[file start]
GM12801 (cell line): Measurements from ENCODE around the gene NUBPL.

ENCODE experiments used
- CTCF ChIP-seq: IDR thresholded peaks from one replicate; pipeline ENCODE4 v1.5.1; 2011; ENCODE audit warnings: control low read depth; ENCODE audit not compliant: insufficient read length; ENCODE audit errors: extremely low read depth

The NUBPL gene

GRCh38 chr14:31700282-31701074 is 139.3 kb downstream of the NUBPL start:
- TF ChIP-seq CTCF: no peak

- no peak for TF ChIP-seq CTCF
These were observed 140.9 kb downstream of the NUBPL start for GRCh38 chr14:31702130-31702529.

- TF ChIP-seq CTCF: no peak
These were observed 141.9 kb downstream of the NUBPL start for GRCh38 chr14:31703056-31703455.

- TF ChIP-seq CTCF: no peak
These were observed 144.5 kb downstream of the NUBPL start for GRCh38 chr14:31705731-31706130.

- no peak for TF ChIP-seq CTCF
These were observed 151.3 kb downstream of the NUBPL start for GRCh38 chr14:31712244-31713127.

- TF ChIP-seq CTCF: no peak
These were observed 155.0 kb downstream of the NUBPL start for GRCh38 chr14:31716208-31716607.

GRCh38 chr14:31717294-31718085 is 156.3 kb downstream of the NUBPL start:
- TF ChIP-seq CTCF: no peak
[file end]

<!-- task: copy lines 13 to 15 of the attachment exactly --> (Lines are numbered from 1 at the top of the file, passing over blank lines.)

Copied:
- no peak for TF ChIP-seq CTCF
These were observed 151.3 kb downstream of the NUBPL start for GRCh38 chr14:31712244-31713127.

- TF ChIP-seq CTCF: no peak